October 1-2, 2008
National Institutes of Health (NIH) and Mars, Inc., Partner to Promote
Research on Human-Animal Interaction (HAI)
Today in America, most households include a dog, cat, or other pet, and many classrooms are homes to fish, hamsters, gerbils and birds. While there is growing evidence of the health benefits of pet ownership in adulthood, there is comparatively little research on the role these companion animals play in the growth, health and development of children and how the power of this relationship can be employed in therapeutic settings.
In order to promote research in this area, the National Institutes of Health’s Eunice Kennedy Shriver National Institute of Child Health and Human Development (NICHD) and The Waltham Centre for Pet Nutrition, a division of Mars, Inc., sponsored a workshop in October, 2008, entitled: Directions in Human-Animal Interaction (HAI) Research: Child Development, Health and Therapeutic Interventions. More than 40 of the world’s leading scientists in the field of HAI and related disciplines met to review current research and identify key topics for further investigation. This event was the first workshop on HAI research held at NIH in more than 20 years and was the first to focus exclusively on the role of pets in childhood and adolescence.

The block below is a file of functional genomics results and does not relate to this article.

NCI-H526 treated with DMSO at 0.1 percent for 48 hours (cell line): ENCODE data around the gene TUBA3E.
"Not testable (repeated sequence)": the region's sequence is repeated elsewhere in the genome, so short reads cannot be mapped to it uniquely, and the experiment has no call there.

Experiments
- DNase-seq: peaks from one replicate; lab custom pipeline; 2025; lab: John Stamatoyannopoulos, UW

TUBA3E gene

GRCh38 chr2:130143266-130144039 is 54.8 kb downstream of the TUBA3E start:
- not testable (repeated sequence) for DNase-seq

The researchers reviewed the results of recent HAI studies reporting associations between pet ownership and better mental and physical health, but many of these studies have been small and based on anecdotes or case studies, and most have focused primarily on adults.
Therapeutic interventions involving children and animals have become more common in schools, clinics and programs for troubled youth, but the evidence for their effectiveness is lacking, underscoring the urgent need for rigorous research, scientists say.
It is generally assumed that pets play an important role in the everyday lives of children. However, relatively few studies have been conducted to examine this relationship and how companion animals may influence children’s physical and emotional growth and development.
Challenges include funding for long-term studies, standardization of the investigative tools and measurements, and the need for an approach that involves clinicians and researchers from a variety of disciplines. Carefully designed scientific studies are needed to bring greater credibility to the HAI research field so that questions about the potential benefits of children’s interaction with animals can be answered based on reliable data and scientific findings.
Additional information about the Waltham Centre is available at: http://www.waltham.com.
Additional information about Mars, Inc., is available at: http://www.mars.com/global/home.htm.
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